I think in school, everybody should be allowed their religious symbols, or no one should. I go to a school that dosn't allow any, and that is fine. Religion and school don't need to mix. However, if a school will allow religious symbols, that is fine too, you can show your religion if you want. But they should allow all, not just the religions they find acceptable. Not permmiting some symbols, whatever religion, is discrimination.
| Religion Has No Place In Public School. If I Wanted My Child... ||Aug 21st. at 2:20:33 am UTC|
|Silver (Austin, Texas US) ||Age: 28 - Email |
Religion has no place in public school. If I wanted my child instructed in religion -- ANY religion -- at school, I would send him to parochial school.
| Merry Meet, I Personally Only Wear A Crystal, Which Symbolizes Being A... ||Aug 21st. at 2:58:16 am UTC|
|Alantis (Earth, Nevada US) ||Age: 18 - Email |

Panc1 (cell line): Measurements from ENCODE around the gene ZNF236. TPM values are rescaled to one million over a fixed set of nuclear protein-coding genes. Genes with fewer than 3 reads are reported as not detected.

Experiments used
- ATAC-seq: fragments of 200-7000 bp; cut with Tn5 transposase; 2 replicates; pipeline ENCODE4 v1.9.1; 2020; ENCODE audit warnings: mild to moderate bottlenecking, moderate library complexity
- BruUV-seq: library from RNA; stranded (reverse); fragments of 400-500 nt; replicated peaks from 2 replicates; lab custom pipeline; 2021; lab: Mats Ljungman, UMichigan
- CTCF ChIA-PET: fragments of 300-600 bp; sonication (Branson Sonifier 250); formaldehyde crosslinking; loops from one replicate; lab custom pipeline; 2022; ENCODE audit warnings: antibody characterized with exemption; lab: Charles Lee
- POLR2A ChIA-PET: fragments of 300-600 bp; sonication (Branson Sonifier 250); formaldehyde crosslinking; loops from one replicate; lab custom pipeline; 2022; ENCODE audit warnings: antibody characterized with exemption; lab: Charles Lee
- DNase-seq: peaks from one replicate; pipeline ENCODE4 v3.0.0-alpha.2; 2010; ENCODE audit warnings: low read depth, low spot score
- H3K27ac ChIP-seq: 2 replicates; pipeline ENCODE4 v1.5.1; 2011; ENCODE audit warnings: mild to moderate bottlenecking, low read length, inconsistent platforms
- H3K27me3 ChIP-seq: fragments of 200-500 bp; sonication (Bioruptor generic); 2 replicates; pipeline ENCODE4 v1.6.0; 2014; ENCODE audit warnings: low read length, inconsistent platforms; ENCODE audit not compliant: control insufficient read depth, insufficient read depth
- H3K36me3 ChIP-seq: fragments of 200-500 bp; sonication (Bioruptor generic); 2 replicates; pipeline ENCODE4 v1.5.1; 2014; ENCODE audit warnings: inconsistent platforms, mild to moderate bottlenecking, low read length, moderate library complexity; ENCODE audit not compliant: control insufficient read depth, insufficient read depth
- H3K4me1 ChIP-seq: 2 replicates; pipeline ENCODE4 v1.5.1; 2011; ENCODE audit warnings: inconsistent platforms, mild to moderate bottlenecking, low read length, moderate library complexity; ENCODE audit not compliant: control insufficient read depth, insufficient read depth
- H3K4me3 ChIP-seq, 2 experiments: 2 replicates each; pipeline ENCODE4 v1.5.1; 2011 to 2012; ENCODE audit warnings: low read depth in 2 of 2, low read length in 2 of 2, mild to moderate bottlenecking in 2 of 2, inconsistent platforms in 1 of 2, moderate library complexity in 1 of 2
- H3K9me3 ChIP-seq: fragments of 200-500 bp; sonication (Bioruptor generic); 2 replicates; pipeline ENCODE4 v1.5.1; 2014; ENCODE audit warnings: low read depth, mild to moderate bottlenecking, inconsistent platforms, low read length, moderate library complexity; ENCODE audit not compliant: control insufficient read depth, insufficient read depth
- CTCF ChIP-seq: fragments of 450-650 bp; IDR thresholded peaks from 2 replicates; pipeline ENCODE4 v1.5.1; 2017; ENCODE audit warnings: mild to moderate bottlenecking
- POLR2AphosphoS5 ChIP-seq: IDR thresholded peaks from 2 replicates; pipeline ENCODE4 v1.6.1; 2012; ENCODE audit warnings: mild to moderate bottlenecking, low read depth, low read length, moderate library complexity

Merry meet, I personally only wear a crystal, which symbolizes being a witch to me, outside my doors because I know that anything else would deem me as a freak. Sure it is unfair that pagan children are not allowed to wear there relgious symbols and I'm not sure we should just lay down and take it but if you go after schools for telling children that they can't wear pentagrams perhaps you should also get the wiccan rede or the 13 principles of belief posted beside the 10 comendments.
Being a witch is a very personal thing, at least to me, so perhaps instead of placeing our children on the front line we could help them find a personal symbol that stands for witch for them and we can pick our battle else where. Besides, unbeknowst to most 13 year olds, you can be a witch and never have worn a pentagram in your life.
Blessed is the journey